When the desire to become a homeowner latches onto your heart, it’s all too easy to lose your mind and ignore your budget.
Even on our most recent adventure—our fifth time around—my husband and I had difficulty keeping our priorities in the forefront.
It becomes even tougher when friends and family members are encouraging you to buy because It’s the same/a little more/a little less than renting! and You won’t be throwing your money away every month!
Whatever the source, that temptation can be hard to resist.
However, if you are willing to follow a simple formula, you will increase your odds of buying a house you can love and live with.
Here’s what that looks like:
1. Add up the known expenses for the type and size of home you have in mind.
2. Put these items in your monthly budget, and set the money aside as though you are actually spending it.
3. Live with these finances as part of your life for at least six months.
If you can successfully and comfortably handle the increase in your budget, you’ll be well on your way to buying a home you can afford.
Plus, you will have set aside six months of the increase in expenses, which will add up to a tidy sum!
To know what you’ll want to include, see the list below.
There are several types of expenses you’ll need to cover.
Some are one-time outlays, and others are monthly or otherwise regularly occurring bills.
1. Pre-purchase costs. When your offer is accepted on a house, you will need to have inspections done as part of your due diligence. These can typically cost $300-$900 per property.
2. Down payment. Talk to your bank about what you can expect regarding requirements for a down payment. As an example, our local credit union requires a minimum of 3%. If you are looking at a $150,000 home, that’s $4,500.
3. Closing costs. There are various fees for the buyer in a real estate transaction. Typically, these fees—your closing costs—will range from 3-5% of the cost of the amount you borrow.
4. Mortgage, taxes, house insurance, and PMI. Again, your bank is a terrific resource for estimating mortgage payments. The yearly property taxes can generally be found in the real estate listing. Homeowners insurance can vary tremendously from region to region, so you might want to check with a local insurance agent to see if they can give you a very general idea of what to expect. PMI is the monthly insurance the bank requires on your mortgage until you have paid for at least 20% of the value of your home. Expect to pay anywhere from $35-$70 per $100,000 you borrow. You can subtract what you pay for rent from the total of these four items before adding it to the budget.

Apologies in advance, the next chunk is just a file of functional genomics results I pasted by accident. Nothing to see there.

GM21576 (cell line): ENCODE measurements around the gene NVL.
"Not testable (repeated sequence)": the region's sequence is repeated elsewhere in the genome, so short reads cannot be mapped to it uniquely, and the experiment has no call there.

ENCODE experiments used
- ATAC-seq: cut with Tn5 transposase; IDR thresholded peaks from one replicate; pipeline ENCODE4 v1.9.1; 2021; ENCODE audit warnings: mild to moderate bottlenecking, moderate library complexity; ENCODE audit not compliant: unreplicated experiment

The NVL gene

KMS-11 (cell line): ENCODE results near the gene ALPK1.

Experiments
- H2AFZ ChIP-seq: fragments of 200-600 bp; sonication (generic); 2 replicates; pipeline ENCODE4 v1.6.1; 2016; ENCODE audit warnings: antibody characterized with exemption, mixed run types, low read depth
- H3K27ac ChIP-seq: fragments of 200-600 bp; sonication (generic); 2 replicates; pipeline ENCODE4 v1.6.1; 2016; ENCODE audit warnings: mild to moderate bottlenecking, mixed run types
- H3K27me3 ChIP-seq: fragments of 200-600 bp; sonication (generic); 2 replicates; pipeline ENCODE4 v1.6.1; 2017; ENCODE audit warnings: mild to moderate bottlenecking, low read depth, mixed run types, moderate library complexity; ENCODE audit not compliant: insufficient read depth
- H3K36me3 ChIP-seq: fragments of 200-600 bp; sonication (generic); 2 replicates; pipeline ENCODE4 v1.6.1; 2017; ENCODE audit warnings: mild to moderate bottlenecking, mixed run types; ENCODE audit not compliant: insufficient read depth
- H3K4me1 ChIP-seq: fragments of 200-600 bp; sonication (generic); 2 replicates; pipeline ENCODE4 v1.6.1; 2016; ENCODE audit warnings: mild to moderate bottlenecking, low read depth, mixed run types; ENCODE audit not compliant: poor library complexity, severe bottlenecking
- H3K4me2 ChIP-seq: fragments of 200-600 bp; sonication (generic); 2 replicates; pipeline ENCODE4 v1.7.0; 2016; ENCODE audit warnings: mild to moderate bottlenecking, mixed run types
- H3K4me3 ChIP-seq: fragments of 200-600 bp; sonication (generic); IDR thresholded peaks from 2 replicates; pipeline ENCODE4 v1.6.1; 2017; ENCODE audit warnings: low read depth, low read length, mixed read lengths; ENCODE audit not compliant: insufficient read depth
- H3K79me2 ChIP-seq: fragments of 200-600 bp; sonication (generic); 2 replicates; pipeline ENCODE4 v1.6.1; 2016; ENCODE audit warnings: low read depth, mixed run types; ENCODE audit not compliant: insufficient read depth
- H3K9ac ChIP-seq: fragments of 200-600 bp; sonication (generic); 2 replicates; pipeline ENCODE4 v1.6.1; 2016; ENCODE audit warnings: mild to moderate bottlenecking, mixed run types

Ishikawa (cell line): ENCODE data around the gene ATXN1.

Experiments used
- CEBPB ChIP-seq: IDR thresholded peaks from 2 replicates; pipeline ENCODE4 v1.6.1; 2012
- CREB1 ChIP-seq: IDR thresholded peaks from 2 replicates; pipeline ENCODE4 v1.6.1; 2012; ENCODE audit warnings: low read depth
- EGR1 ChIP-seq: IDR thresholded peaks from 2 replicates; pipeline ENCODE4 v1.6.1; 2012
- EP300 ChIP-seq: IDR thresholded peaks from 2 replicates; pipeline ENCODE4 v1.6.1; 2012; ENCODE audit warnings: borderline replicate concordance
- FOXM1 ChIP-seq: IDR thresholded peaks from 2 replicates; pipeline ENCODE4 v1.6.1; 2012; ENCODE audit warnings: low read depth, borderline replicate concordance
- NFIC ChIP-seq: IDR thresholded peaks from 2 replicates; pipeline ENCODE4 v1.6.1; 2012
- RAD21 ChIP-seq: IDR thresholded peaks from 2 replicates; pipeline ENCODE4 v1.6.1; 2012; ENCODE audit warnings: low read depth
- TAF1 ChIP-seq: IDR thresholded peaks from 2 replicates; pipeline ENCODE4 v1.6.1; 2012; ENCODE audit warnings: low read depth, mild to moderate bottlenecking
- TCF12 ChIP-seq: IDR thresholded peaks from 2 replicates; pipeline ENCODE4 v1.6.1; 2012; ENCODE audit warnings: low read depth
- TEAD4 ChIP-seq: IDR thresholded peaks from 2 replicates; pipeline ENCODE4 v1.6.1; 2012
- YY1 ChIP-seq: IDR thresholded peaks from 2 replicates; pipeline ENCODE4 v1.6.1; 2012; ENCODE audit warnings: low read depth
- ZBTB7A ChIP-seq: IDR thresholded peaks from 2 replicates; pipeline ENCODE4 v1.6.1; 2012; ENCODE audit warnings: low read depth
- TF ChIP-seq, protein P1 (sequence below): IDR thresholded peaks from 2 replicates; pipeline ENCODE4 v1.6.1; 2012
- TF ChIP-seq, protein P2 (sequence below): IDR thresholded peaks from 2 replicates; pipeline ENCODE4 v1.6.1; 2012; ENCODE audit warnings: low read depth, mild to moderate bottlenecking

5. Utilities. You can call the utility company that services a neighborhood, and ask for the average monthly utility costs for the past year for a particular address. If that isn’t possible, speak to folks you trust to get an idea of what you’ll pay in your area for heat, water and sewer, electricity, and trash disposal. Remember, too, to subtract your current utility costs from this total before adding it to your budget.
6. Appliances, furnishings, and equipment. You’ll probably be surprised at how much it takes to furnish an empty house. Everything from large appliances to installing a new toilet becomes fair game. Even smaller purchases like curtains and bedding can add up pretty quickly, so it’s important they are in the budget. Do a little window shopping, whether online, or in person, to get a feel for the cost of kitchen appliances, furniture, home goods, and equipment, such as lawnmowers.
7. Maintenance. While there are many different variables that will affect how much you’ll need to set aside for repairs and maintenance, setting aside 1%-3% of the cost of your home is a good rule of thumb.
While these figures may seem daunting, they represent a pretty realistic picture of the cost of home ownership.
If going through this exercise reveals you are not financially ready for owning your own home, use this information to create a lifestyle and budget that will take you where you need to be.
That is a far better situation than purchasing your dream house and having it turn into a financial nightmare.
As the Boy Scouts say, “Be prepared!” so when you do buy, you choose a home that comfortably fits your heart and budget.
For a more insight on buying a home, check out these Engaged Marriage posts:
Comment: What would you add to this list to help couples buy a home they can truly afford over the long term?
Kim Hall created Too Darn Happy to help you build stronger and more joyful relationships through offerings of fresh perspectives and practical advice. Having been a wife for thirty years and a mom for almost as long to two daughters, she also shares occasional cautionary tales of her own character building life experiences. Kim recently authored her first ebook, Practicing Gratitude and Discovering Joy-Thirty Days to a Happier You. You can connect with Kim on Twitter, Facebook, and Pinterest, too!